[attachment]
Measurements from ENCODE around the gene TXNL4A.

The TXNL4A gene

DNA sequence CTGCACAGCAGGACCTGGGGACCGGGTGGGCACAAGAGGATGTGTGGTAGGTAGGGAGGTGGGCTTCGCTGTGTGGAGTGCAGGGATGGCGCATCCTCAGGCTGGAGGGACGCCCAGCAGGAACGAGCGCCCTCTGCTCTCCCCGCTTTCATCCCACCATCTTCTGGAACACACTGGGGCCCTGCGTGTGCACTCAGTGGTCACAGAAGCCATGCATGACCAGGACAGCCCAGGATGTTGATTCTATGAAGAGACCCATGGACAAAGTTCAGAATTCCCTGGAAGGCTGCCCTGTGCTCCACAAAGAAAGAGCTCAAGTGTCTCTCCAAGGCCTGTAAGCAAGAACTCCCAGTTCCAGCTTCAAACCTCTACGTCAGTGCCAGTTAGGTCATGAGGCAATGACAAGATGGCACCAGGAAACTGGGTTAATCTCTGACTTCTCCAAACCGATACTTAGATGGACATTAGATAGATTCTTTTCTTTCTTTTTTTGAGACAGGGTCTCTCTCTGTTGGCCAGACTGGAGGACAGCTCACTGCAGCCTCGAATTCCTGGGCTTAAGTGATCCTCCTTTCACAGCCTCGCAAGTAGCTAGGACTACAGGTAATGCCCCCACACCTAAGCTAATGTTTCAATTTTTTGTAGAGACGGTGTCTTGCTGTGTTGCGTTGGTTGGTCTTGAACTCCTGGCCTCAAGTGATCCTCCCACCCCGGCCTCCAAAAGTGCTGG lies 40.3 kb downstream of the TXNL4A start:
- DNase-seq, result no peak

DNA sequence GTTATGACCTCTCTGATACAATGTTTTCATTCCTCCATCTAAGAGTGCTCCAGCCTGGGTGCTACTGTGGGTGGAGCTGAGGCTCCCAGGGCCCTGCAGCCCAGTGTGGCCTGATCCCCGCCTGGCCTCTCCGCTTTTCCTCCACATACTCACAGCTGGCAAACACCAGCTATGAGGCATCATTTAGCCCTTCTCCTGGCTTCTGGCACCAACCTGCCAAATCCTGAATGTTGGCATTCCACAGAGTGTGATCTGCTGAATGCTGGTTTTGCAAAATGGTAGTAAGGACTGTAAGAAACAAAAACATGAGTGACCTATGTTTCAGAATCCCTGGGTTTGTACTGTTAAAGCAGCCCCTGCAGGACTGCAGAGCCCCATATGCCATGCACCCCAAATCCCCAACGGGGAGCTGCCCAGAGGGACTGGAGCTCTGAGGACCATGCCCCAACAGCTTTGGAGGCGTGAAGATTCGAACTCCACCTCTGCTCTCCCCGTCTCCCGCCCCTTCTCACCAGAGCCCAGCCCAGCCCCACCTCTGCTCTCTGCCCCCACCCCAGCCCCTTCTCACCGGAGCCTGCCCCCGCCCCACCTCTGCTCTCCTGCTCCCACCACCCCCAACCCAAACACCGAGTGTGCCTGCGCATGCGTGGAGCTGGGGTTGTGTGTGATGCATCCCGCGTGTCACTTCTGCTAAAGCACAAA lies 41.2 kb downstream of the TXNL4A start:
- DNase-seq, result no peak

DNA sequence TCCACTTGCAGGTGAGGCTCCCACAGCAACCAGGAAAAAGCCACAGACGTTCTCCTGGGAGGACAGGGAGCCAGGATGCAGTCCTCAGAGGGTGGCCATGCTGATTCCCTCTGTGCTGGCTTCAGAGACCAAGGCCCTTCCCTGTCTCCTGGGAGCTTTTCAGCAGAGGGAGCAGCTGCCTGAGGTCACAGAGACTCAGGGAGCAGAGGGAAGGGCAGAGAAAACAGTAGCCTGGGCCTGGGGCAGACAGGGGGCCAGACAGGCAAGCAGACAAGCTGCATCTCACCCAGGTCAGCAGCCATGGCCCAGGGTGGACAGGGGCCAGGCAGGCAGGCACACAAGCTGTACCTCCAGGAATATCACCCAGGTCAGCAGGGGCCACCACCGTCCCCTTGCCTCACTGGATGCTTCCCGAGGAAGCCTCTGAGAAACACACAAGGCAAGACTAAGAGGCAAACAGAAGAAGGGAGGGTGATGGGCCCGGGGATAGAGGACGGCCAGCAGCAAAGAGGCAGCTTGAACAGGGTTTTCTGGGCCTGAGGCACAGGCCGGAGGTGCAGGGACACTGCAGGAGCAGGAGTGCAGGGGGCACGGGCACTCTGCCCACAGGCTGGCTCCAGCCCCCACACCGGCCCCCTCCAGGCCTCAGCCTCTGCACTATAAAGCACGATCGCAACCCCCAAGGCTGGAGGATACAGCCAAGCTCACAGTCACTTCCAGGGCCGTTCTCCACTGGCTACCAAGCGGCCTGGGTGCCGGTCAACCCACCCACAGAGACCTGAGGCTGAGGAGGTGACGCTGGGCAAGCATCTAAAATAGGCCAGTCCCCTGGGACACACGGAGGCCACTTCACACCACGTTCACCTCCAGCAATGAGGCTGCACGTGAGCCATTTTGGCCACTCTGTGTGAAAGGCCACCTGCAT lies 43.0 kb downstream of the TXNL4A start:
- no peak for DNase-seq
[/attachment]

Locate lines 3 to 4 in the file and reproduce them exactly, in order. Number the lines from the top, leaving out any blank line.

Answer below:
DNA sequence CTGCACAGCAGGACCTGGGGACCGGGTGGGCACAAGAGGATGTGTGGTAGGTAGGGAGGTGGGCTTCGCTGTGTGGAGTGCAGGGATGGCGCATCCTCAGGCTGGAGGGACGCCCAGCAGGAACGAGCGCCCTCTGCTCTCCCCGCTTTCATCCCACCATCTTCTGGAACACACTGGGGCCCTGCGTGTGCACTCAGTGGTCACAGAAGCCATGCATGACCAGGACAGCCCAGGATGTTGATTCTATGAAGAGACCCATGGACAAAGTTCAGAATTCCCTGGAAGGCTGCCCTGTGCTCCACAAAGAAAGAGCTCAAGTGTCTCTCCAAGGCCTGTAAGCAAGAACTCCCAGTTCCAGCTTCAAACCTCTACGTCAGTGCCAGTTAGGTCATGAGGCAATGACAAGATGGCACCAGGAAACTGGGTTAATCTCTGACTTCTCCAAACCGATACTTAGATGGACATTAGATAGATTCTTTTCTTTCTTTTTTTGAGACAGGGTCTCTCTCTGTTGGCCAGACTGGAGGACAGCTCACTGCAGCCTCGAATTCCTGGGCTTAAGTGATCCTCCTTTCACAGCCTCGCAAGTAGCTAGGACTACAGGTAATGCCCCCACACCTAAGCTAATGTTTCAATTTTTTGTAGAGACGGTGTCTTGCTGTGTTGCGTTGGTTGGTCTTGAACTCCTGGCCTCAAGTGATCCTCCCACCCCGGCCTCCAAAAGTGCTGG lies 40.3 kb downstream of the TXNL4A start:
- DNase-seq, result no peak